Matthew: Ash Street, Beech Street, Cedar Street...Hawthorn, Ivy, Kalmia, Laurel... Uh, wait a minute. Kalmia? Redwood, Spruce, Thom, Upas.... Upas? Does a kalmia grow on Kalmia or a upas on Upas?
— Tree Hugger, Uptown
There might be a kalmia on Kalmia, though our climate’s a little hot for them. Kalmia is a catch-all name for some shrubs in the laurel family (e.g., mountain laurel, Western laurel). Redundant Street might be an alternate name, considering it’s only a block from Laurel itself. And we can only hope there’s no upas on Upas. It’s a tropical tree of southern Asia with a very bad rep — so bad, in fact, that it’s a common British metaphor (very useful in political debates) for someone or something so evil that it poisons everything around it. A blend of tree myth and tree fact.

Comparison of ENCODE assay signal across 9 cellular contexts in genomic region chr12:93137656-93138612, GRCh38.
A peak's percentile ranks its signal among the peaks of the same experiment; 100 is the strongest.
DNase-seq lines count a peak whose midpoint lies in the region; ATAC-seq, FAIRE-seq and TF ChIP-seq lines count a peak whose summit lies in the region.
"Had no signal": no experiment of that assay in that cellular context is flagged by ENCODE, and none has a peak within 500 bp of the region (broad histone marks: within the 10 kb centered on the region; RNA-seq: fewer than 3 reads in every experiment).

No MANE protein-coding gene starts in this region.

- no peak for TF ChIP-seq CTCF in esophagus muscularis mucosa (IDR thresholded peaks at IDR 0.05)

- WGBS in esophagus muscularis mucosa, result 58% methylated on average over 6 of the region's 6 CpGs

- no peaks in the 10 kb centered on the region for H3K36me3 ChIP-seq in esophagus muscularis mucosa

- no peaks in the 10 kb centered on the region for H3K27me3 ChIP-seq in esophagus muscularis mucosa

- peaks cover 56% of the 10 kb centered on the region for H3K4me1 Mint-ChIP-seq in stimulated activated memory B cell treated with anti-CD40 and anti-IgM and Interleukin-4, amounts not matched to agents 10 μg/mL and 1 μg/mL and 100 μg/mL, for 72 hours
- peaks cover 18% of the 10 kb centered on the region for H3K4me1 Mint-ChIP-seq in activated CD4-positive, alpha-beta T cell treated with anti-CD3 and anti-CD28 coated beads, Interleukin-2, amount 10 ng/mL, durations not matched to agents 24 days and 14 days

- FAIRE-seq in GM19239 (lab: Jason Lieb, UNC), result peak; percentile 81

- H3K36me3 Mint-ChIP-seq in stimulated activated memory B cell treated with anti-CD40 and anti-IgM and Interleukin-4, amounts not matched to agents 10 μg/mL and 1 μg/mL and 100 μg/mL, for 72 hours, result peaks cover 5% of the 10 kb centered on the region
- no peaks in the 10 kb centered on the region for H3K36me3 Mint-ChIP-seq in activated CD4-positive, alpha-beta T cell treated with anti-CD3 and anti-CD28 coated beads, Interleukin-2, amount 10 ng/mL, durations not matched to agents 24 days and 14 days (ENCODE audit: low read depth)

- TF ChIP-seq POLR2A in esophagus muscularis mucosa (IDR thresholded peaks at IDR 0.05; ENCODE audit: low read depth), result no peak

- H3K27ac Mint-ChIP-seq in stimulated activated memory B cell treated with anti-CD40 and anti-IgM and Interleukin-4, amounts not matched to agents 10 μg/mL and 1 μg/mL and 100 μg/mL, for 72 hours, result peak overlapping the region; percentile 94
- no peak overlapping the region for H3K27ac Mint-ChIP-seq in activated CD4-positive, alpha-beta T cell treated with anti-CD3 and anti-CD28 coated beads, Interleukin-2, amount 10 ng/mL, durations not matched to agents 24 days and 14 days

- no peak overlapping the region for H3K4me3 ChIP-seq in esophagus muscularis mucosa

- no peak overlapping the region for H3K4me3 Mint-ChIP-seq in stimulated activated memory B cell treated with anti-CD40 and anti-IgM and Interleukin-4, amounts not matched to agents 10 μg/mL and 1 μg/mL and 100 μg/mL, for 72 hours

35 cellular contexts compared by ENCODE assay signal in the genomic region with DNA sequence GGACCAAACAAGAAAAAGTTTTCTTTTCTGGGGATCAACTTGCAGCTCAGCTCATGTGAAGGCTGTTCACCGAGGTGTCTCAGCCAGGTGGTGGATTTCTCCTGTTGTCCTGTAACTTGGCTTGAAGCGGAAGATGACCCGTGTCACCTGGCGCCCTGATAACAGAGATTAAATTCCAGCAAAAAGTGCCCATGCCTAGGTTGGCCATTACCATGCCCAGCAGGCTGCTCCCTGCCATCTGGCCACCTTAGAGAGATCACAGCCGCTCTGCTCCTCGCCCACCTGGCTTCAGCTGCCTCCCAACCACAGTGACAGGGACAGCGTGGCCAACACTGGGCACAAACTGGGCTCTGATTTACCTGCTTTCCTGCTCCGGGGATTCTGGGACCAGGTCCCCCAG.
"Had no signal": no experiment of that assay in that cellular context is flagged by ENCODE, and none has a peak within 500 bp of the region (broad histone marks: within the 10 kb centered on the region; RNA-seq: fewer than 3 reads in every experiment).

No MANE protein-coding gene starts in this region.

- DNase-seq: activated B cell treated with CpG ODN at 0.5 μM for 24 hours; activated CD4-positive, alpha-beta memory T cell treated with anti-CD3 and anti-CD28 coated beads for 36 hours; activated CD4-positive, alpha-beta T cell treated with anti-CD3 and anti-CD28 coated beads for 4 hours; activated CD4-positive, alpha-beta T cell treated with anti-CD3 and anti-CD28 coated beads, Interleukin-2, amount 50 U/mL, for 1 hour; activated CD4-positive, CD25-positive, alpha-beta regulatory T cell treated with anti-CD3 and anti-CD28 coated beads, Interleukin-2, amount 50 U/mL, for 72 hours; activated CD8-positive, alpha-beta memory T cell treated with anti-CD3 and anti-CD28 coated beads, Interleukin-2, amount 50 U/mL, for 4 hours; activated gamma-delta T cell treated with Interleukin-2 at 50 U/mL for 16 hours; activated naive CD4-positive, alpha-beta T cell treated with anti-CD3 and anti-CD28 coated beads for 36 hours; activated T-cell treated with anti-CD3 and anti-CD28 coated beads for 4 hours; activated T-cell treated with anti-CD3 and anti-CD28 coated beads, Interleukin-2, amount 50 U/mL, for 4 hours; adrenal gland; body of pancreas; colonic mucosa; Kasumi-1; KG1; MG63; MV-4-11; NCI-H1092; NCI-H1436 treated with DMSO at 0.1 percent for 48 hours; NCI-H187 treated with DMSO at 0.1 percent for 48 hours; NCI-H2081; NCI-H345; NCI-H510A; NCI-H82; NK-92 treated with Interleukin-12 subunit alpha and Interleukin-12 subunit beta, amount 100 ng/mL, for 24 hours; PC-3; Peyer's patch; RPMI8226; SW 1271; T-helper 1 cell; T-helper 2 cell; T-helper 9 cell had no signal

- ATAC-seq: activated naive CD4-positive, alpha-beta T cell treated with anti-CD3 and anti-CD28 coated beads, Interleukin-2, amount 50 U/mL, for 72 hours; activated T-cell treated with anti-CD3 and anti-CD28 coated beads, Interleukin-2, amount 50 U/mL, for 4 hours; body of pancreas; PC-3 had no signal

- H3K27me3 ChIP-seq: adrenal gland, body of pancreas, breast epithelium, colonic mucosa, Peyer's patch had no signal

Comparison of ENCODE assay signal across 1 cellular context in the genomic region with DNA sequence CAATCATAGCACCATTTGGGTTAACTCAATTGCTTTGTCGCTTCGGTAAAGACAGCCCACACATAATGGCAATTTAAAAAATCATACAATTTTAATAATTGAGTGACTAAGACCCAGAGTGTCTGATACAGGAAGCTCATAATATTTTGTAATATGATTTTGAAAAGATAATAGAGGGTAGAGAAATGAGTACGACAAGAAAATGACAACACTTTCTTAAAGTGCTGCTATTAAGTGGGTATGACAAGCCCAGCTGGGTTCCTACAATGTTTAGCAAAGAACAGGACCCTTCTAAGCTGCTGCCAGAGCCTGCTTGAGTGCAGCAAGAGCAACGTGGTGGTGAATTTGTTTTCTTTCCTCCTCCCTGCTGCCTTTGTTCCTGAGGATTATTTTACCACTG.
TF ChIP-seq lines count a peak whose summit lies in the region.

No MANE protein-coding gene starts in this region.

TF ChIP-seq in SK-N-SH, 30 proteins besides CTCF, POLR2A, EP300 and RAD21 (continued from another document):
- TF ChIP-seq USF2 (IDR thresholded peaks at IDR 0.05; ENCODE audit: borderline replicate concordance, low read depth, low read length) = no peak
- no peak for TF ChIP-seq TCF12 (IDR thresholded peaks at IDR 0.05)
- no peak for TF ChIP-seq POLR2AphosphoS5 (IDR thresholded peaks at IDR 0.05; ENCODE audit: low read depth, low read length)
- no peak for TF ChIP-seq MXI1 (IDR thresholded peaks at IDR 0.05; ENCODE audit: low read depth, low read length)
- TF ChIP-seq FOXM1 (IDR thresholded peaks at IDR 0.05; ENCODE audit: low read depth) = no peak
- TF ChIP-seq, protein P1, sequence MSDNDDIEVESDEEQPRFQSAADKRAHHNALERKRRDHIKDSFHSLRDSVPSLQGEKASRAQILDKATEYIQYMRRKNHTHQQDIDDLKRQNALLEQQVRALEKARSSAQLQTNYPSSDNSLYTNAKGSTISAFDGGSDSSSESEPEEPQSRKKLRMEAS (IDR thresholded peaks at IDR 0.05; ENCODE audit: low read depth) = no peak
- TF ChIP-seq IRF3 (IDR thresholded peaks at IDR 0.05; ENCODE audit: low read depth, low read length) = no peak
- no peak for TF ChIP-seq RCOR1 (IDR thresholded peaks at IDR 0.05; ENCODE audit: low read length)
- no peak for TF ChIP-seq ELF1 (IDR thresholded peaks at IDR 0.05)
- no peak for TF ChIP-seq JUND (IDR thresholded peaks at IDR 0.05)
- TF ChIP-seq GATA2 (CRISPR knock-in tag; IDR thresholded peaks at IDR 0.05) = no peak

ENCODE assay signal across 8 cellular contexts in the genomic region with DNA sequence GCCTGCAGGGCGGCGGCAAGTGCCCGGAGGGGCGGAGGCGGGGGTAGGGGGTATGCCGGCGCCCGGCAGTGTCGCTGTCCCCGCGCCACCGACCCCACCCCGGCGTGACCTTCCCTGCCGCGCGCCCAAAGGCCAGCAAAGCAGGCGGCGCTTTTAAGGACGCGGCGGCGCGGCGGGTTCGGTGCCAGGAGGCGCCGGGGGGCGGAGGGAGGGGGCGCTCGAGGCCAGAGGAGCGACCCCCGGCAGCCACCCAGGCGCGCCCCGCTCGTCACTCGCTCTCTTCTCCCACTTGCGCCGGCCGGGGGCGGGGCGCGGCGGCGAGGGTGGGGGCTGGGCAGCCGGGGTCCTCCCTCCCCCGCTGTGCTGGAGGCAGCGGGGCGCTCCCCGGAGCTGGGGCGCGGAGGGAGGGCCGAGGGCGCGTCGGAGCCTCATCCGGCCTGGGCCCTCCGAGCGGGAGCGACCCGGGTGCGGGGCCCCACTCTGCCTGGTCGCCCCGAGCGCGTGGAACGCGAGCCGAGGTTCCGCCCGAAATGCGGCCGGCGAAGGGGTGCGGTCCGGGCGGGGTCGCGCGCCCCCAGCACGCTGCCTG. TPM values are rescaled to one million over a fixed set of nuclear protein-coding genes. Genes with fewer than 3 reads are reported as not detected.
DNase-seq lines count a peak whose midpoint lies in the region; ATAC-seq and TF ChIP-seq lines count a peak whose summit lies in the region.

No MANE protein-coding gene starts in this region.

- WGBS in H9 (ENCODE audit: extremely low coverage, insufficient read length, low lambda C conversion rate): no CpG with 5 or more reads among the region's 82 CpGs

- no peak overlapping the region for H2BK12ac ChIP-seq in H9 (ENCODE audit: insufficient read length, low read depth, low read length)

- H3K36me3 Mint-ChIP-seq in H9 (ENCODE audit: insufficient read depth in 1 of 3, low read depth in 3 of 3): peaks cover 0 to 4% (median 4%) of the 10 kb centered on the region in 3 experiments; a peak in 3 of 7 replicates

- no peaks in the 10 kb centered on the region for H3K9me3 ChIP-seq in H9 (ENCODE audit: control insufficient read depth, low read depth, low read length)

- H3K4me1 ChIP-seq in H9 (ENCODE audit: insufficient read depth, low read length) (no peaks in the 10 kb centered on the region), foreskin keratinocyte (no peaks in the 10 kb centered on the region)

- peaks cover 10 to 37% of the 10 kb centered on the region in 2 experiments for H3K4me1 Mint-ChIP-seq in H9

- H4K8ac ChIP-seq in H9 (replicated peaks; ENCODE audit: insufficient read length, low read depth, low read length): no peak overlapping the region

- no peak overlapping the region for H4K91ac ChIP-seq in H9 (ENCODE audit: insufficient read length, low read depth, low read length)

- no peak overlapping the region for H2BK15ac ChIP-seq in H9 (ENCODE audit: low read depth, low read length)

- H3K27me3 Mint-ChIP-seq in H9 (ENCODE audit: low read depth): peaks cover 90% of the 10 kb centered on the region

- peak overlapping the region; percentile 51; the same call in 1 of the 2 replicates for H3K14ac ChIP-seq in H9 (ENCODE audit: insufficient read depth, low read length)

Myth: Upas sap is so poisonous that it kills any bird that lands on a branch; it kills any person who walks under or even near it without full-body covering; it kills all plants that might sprout under or for miles around it. This was mostly 18th-century explorer hyperbole. Truth: Certain alkaloids in upas sap are toxic, and Asian hunters used it in combination with other plant-derived poisons on the tips of hunting arrows. Come to think of it, the leaves and blossoms of kalmias are toxic, too. San Diego’s strange street-namers strike again....